Magnolia – her costume was incredible. She wore a bedluh that was embellished with what looked like broken mirrors strategically covering the bra and belt. That costume could have come out and danced on its own and we’d have been amazed. It was super nice!

Lessons Learned:
Always bring cash! In future, when there is valet, we need to know so we can tip them accordingly. I gave him a dollar because that was the only change I had on me. Not cool. They were as wonderful as the performers and deserved to be tipped. So, lesson learned, when at raqs shows, bring cash because there’s usually a cash bar and lots of other things where credit cards are not accepted. This is the first venue I’ve been to without an ATM.

Turn the pre-show music down! There is no reason for pre-show music to be that loud. It was so loud I missed my opportunity to bond with the new Turkish guy and his BFF. We tried to speak but ended up in silence because yelling over each other was just crazy. When having shows with pre-show music, it would be best to have two people come down front and test the volume. If you can’t have a decent conversation without your throat hurting, then it’s too loud.


It was more than respectful of the occasion and paid homage not just to the work they’ve done but also to the region where raqs sharqi originated. It was not overrun with one style, the performances were inclusive and the whole event was the epitome of what many artists aim to achieve in this town. Big thanks to Faaridah for pushing through. There’s nothing easy about being a show producer. It’s far from cheap, it takes a good solid year to plan and even when you have support one can sometimes feel very alone. Faaridah found a way to bypass those obstacles completely with an incredible team in tow.

When you see AFBD’s name on a production you IMMEDIATELY clear your calendar because you know it’s going to be worth your time. She has given Atlanta’s dance comm (and the southeast’s) something to look forward to for over a decade! We are truly grateful!! I wish AFBD several more decades to come! We’ll be 86 years old making zaghareets in the lobby of the TWELVE and local parades! Insha’Allah!

Bellydance Fashion Week – A 1st & a Success!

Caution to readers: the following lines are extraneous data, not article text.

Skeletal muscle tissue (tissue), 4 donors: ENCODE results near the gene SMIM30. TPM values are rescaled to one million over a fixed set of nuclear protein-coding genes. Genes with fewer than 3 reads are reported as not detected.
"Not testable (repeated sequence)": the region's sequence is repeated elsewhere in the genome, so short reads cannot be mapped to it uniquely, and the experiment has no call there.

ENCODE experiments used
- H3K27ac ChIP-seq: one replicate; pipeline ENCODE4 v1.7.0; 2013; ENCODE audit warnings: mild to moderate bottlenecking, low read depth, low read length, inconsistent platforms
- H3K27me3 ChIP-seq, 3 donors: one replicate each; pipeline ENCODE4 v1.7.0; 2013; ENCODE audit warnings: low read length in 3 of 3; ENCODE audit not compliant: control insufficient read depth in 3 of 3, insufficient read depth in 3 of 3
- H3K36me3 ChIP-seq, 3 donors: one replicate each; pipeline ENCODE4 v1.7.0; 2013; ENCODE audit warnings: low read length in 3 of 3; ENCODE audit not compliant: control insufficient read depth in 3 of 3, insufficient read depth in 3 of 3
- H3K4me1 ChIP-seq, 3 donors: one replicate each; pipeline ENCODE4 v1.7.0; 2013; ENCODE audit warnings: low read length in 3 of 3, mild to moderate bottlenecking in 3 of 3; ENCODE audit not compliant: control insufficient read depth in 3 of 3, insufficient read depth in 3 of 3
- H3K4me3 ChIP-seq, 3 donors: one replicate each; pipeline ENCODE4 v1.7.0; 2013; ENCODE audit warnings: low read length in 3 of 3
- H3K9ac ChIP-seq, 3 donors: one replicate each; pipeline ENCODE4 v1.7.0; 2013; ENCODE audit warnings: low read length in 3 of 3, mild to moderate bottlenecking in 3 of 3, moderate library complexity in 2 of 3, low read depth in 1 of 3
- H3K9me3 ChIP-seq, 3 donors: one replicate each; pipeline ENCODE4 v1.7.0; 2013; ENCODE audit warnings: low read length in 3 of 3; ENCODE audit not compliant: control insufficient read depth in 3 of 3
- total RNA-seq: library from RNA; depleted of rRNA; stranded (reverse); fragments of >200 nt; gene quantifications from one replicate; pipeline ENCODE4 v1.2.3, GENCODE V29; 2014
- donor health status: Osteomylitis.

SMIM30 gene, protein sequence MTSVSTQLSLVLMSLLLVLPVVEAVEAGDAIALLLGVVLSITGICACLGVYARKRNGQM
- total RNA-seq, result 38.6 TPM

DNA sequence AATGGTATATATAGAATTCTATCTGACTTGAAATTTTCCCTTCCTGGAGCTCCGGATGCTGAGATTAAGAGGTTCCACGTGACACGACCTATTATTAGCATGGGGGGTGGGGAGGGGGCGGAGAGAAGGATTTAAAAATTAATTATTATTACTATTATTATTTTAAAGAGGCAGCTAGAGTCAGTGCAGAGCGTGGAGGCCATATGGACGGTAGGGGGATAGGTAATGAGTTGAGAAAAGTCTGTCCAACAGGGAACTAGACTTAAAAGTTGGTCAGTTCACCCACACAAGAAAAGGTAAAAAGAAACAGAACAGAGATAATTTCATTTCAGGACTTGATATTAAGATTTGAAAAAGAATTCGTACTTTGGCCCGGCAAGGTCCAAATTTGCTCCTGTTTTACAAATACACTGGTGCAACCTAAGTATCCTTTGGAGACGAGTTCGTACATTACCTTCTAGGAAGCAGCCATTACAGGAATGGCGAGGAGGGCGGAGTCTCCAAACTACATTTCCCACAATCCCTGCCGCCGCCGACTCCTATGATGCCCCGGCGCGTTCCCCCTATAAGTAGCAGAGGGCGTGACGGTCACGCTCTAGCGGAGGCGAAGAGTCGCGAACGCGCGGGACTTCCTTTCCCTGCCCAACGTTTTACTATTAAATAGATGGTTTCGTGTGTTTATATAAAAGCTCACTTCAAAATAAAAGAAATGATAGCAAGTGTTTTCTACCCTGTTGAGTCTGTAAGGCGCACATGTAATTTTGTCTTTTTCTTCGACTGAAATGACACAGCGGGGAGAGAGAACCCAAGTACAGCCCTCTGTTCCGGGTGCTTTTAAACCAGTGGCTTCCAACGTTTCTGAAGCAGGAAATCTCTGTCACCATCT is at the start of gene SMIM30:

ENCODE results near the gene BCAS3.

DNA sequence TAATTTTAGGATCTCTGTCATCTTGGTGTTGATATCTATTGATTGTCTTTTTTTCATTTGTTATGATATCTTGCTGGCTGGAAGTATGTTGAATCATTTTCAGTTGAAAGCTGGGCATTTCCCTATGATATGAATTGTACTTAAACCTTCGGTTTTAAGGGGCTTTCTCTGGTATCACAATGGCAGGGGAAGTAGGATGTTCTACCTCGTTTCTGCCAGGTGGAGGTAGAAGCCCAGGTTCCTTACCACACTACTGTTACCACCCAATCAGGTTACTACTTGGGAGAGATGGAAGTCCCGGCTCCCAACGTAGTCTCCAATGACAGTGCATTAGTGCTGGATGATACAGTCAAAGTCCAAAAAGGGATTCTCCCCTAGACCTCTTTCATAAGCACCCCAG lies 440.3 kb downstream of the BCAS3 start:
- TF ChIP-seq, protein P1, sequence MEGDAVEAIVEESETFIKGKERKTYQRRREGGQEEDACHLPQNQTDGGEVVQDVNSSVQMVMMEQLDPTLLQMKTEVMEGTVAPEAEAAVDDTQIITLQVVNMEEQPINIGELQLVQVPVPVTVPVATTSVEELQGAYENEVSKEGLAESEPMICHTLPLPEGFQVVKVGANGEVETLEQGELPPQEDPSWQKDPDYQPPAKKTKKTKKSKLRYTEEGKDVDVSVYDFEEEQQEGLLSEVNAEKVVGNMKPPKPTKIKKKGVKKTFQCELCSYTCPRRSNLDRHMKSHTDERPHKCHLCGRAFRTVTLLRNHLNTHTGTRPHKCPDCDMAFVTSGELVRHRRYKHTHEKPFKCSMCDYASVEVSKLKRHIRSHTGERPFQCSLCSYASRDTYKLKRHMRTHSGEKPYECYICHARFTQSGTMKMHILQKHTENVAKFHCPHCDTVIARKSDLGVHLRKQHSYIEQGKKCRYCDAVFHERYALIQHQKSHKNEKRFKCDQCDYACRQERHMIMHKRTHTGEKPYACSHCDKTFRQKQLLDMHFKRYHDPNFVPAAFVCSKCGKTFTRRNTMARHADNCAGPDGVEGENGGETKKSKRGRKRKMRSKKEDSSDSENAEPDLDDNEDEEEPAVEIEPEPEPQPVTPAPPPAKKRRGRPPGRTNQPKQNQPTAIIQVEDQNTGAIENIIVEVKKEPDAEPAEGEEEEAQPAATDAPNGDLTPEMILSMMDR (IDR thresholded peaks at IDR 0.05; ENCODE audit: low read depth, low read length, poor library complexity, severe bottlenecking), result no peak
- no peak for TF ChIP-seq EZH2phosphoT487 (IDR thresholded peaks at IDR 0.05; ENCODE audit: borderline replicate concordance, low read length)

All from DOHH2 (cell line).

Flashback to summer of 2015. I’m looking at tweets from various rock stars about their wives being at Fashion Week – one in particular was doing the marketing and promotions for it. I’m thinking…where is the Bellydance Fashion Week? Why don’t we have that? Eureka – the Bellydance Fashion Week was with me. I decided I wanted to do this. With the help of some amazing people, we did!

A few meetings later with , Atlanta Fusion Bellydance and voila, the idea is approved. The first note about Fashion week went out on’s Instagram, blog and social accounts in late September and several reminders came after that. By January/February the schedule was set, partnerships in place, Babylon Cafe onboard (thanks Kelly!) and we were set to go.


Panel Discussion At BDFW 2016 – Babylon Cafe ATL

The first night of BDFW took place at Babylon Cafe – let me say the service and venue were perfect. Kelly is very attentive and wants things to go right. I can appreciate that. Anyone can. She’s really good at what she does and it is appreciated. Her staff this particular evening were overly gracious and kind. That’s VERY hard to find these days when it comes to customer service. So given that we had this wonderful pampering and delicious food we were in good spirits to have a lively discussion on fashion, travel and costuming in the raqs world. Of course we talked about other things and that led us to decide we really need to have these discussions quarterly. We covered a variety of topics, we disagreed, we agreed, we questioned things, we all but danced! It was awesome! Huge thanks to Majda, Amani, Jendayi, Alima and Zaia for their contributions. This was a good thing! It must continue!

Highlights From the Week
I loved staying up til midnight with Heidi and friends talking about culture, music, celebs we love and some of the funniest dance stories from various genres. Heidi has such a great personality that we were glued to her great experiences in dance. That along with the class made for an amazing Tuesday of Fusion and Tribal learnings.

Another cool item was Diana’s wardrobe that she brought with her when explaining Flamenco fashion and fusion. She has the most amazing Bata de Cola dress that was custom made for her. She also shared with us various skirts and dresses that can be and are used in both Arab and Spanish (Spain and the diaspora) culture. They were just splendid and this picture does not do them justice. Before class we talked about the state of Flamenco dance in North America. Surprisingly we do not have as many teachers here as I thought. There are even fewer in Canada. That is scary. I think it’s crucial we begin to highlight their work and offerings more so that those like me who adore this dance as much as raqs sharqi can better support the art of Flamenco locally.


Diana’s wardrobe!

Thursday Aziza raq’d the studio with her course on performance. We got to meet Cassandra Fox early and Maddie the dancer came as well. Friday was cancelled as it is a busy day for dancers and few could attend. We’ll save our shimmies, kisses for Aya and glasses of Shiraz for another night.

Weekend Workshops